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Ant-Man Channels Spider-Man in High Stakes Deleted Scene (Exclusive)

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Though he certainly stands on his own two legs, Ant-Man nearly took a cue from another Marvel hero in his big screen debut this summer.

In the deleted scene from Ant-Man above (which appears on the DVD/Blu-Ray, out on Tuesday), Scott Lang (Paul Rudd) uses his newfound super powers to make his pals some quick money, employing his size-shifting abilities to tip the dice in a game of craps. Spider-Man’s origin story in the 2002 movie famously has Peter Parker (Tobey Maguire) engaging in some underground wrestling — a selfish endeavor that cost him his Uncle Ben and taught him that with great power comes great responsibility.

According to Ant-Man director Peyton Reed, the scene above was less about Lang wanting to get rich quick, and more about doing right by his family. But it still wasn’t the right fit for the movie.

Related: ‘Ant-Man’ Director Peyton Reed on the Sequel, Putting 'The Wasp’ in the Title, and 'Fantastic Four’ Failures

“He needs money to pay child support, and this suit clearly is the shortest path between him and this money,’” Reed recently told Yahoo Movies. “So we shot a handful of things. He helps Luis [Michael Peña] and the gang gamble, and then I [planned] a sequence where he went straight to a pawn shop and steals jewelry, and that was going to be the first entrance of the ants. It just started to feel like it was dragging the movie. Also there’s no quick way of telling that story of him reverting back to his criminal past, so we ended up punting on it.”

The similarity to the web-slinger — even with the different motivations — didn’t help matters much, either.

“Honestly I think that was one of the reasons we cut it, too,” admitted Reed, a diehard comic book fan. “That was a Marvel trope that had appeared in a lot of the comics, and it appeared in Sam Raimi’s Spider-Man movie…. And with the character we were creating, with Rudd, it made more sense for him to almost have post-traumatic stress disorder after that first shrinking experience and just wanted to get rid of the suit. It worked better in a comic way and worked better in a plot way.”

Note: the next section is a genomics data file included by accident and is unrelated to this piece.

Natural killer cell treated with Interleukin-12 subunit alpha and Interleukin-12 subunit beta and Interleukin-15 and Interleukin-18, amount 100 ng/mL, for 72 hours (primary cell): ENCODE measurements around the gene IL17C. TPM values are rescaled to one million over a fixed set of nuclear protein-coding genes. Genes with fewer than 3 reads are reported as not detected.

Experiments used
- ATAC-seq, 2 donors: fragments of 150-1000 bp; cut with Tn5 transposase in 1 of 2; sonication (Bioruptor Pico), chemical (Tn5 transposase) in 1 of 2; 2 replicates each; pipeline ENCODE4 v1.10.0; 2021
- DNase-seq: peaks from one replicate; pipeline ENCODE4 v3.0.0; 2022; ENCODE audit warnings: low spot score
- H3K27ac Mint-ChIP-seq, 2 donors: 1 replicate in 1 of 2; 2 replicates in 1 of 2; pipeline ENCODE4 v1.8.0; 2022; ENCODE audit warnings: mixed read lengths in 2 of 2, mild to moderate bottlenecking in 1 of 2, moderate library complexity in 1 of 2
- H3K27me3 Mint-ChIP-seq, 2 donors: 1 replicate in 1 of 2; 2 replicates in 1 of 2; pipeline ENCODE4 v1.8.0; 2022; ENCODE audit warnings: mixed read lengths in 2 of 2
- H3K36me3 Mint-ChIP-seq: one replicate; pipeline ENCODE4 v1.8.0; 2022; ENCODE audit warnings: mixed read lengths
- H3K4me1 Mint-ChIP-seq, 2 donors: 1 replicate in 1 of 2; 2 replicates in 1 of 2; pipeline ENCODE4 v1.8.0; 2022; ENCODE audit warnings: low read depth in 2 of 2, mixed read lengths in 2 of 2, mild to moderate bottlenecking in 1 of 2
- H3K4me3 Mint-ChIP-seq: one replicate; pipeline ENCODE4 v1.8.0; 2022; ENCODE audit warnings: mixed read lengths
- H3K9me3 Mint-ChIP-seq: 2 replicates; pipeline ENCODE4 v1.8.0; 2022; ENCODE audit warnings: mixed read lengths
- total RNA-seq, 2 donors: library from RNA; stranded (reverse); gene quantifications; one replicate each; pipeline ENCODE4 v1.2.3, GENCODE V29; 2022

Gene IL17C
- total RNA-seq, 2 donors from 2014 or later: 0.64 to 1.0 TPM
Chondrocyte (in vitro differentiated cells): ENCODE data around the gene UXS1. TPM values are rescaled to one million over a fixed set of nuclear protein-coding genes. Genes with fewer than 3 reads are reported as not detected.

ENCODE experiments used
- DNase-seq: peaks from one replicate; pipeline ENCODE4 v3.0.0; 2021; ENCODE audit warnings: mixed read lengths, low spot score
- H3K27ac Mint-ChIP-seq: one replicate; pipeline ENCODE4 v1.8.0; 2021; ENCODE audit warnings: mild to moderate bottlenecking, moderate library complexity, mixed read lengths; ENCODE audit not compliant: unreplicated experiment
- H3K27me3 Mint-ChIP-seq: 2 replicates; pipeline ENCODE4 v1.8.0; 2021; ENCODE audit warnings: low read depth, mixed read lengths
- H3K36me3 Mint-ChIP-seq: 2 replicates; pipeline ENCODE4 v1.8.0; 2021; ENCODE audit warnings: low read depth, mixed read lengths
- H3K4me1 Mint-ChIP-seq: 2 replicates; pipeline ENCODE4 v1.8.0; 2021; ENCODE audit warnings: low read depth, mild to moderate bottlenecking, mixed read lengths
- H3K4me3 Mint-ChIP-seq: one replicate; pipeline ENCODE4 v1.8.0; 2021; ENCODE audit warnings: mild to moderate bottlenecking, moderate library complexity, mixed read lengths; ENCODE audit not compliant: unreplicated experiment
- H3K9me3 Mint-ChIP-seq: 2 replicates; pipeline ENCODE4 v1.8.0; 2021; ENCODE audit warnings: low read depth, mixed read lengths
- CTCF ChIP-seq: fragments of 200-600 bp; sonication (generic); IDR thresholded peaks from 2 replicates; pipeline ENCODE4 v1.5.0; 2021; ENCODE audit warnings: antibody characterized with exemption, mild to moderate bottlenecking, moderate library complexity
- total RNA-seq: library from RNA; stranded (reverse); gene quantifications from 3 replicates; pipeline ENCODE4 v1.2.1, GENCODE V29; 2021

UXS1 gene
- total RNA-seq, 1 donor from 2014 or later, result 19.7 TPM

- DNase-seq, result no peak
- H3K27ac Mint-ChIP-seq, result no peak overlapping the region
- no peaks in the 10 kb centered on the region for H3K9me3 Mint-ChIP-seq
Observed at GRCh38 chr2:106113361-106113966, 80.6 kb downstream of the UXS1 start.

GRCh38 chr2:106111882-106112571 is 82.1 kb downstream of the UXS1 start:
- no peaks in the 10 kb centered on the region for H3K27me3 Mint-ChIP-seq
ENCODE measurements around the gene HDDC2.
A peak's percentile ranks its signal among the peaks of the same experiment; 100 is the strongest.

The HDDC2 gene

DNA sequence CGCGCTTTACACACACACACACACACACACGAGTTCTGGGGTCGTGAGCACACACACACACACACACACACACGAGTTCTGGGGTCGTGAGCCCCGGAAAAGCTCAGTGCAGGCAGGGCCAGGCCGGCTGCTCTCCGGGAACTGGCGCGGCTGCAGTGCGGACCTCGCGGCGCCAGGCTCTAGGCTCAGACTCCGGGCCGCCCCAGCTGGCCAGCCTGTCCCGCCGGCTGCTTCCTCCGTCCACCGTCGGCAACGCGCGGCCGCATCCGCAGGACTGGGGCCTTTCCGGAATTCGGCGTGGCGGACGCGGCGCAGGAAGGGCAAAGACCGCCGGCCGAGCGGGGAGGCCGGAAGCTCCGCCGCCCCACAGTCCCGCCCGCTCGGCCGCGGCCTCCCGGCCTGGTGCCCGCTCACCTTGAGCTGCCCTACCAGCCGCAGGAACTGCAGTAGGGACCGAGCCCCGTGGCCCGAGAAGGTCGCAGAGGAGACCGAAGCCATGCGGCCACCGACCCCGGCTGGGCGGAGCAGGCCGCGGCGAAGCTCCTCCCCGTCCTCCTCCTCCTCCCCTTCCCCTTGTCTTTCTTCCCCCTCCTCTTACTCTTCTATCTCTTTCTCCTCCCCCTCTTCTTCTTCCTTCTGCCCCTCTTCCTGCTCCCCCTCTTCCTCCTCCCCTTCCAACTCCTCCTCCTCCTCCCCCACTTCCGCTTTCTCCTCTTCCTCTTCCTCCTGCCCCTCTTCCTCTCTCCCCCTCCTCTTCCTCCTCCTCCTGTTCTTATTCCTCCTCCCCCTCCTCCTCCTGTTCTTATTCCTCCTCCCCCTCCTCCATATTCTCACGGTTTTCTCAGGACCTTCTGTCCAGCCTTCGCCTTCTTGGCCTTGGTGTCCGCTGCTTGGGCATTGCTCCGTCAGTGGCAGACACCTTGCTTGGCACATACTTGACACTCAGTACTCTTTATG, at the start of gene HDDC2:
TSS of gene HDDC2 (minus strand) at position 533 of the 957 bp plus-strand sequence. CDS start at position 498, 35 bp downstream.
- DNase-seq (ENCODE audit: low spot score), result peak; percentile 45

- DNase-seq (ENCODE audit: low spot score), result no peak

Reed, however, wasn’t entirely against working some outside intellectual property into his film, which he took over from director Edgar Wright in 2014. Unlike most Marvel movies, Ant-Man’s climactic battle doesn’t take place in a city center square or outer space, and there’s no billion-dollar price tag associated with the damage. Instead, Ant-Man and villain Yellow Jacket (Cory Stoll) square off in Lang’s daughter’s room, and the centerpiece of their fight is a Thomas the Tank Engine train set that becomes larger-than-life.


A scene from ‘Ant-Man’ (Disney/Marvel)

The filmmaker told Yahoo Movies that getting Thomas — whose likeness is owned by the toymaker Mattel — took a major promise on his part.

“There was always a train set sequence from the early drafts,” he explained. “By the time we were frighteningly close to shooting, we didn’t completely have the rights to Thomas. And Thomas made it way funnier. So we sent the script and the storyboards to the Thomas people. They were into the idea, though they said, 'Thomas isn’t going to kill anybody, right? You’re not going to tie someone to the tracks and have Thomas run over them?’ That was never our intention in the movie. So they loved it, and they were really game.”

As Thomas the Tank Engine knows: With great power comes great responsibility.

Watch the trailer for ‘Ant-Man’ below: